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Fox Host’s ‘America First’ Shift Makes an Exception for Trump’s Iran Strike

Fox Host’s ‘America First’ Shift Makes an Exception for Trump’s Iran Strike

WASHINGTON — Immediately after President Trump ordered the killing of Maj. Gen. Qassim Suleimani of Iran, some of the loudest applause was heard from Pete Hegseth, a Fox News host and a decorated veteran of the Iraq and Afghanistan wars.

“He’s a terrorist who has killed Americans. We knew where he was and the president took a bold move to get rid of him, and people around the globe are thankful for that,” Mr. Hegseth said on the set of “Fox & Friends,” a perch he often takes to validate — and at times influence — Mr. Trump’s military policies.

That was the same Mr. Hegseth who has defended the president’s cozy interactions with Kim Jong-un, embraced Mr. Trump’s “America first” agenda of withdrawing forces abroad — and reversing interventionist policies he labeled irresolute and shameful — and energetically taken up the cause of combat veterans accused of war crimes.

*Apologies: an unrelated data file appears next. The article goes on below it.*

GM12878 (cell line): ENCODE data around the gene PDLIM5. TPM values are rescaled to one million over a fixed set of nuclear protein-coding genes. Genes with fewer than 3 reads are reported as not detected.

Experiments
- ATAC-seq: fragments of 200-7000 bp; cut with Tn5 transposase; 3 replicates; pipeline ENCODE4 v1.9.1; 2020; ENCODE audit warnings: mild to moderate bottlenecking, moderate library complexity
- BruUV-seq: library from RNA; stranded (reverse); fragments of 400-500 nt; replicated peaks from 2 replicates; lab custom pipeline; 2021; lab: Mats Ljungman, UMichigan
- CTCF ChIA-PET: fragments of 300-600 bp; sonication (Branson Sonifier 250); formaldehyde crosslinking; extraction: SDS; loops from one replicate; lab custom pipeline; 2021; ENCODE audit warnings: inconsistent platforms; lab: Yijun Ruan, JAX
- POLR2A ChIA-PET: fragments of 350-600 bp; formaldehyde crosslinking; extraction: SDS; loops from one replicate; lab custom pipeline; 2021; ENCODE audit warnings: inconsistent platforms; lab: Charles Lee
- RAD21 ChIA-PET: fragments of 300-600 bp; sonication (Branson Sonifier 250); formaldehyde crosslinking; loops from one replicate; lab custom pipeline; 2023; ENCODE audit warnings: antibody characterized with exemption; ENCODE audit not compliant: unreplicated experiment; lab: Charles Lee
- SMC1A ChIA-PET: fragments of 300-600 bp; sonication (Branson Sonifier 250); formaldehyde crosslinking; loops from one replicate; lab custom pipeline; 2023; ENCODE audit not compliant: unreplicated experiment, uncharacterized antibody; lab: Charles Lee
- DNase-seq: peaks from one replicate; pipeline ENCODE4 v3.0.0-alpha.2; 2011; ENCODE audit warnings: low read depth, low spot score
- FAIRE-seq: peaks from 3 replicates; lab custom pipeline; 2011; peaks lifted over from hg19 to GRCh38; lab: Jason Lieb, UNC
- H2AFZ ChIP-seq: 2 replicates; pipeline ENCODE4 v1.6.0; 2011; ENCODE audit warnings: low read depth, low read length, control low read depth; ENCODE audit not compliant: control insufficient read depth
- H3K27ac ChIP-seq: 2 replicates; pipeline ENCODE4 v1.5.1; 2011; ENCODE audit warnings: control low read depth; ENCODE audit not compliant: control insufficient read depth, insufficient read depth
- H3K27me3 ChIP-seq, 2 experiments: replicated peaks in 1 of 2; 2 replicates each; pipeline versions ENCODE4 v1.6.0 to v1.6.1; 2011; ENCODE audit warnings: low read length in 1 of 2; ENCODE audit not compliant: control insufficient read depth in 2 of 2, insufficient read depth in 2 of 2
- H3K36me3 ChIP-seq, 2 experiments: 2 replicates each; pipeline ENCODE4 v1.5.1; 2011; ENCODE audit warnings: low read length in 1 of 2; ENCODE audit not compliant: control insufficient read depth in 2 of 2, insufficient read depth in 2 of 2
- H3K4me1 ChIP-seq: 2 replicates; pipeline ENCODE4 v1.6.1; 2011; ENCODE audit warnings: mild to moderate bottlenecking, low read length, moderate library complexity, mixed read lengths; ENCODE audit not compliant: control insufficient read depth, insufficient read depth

But at no point during Mr. Trump’s presidency has Mr. Hegseth loomed larger, with the United States on a war footing and the next step unknown. Among the president’s unofficial policy advisers and those who add to the echo chamber on Fox News talk shows, no one else channels Mr. Trump’s mix of avowed isolationism, impulsive interventionism and unexpected resort to force.

“If I was part of shaping the narrative” concerning the strike on General Suleimani, Mr. Hegseth said in a telephone interview on Monday, “well, that’s a wonderful part of my day job.”

Mr. Hegseth’s views, which have greatly evolved since his time in the Army and his tenure leading two conservative veterans organizations, are emblematic of the seismic shift among many Republicans under Mr. Trump on long-held foreign policy positions. They also reflect a slow but significant souring among veterans on the post-9/11 conflicts that many believe have cost the nation too much in lives and money.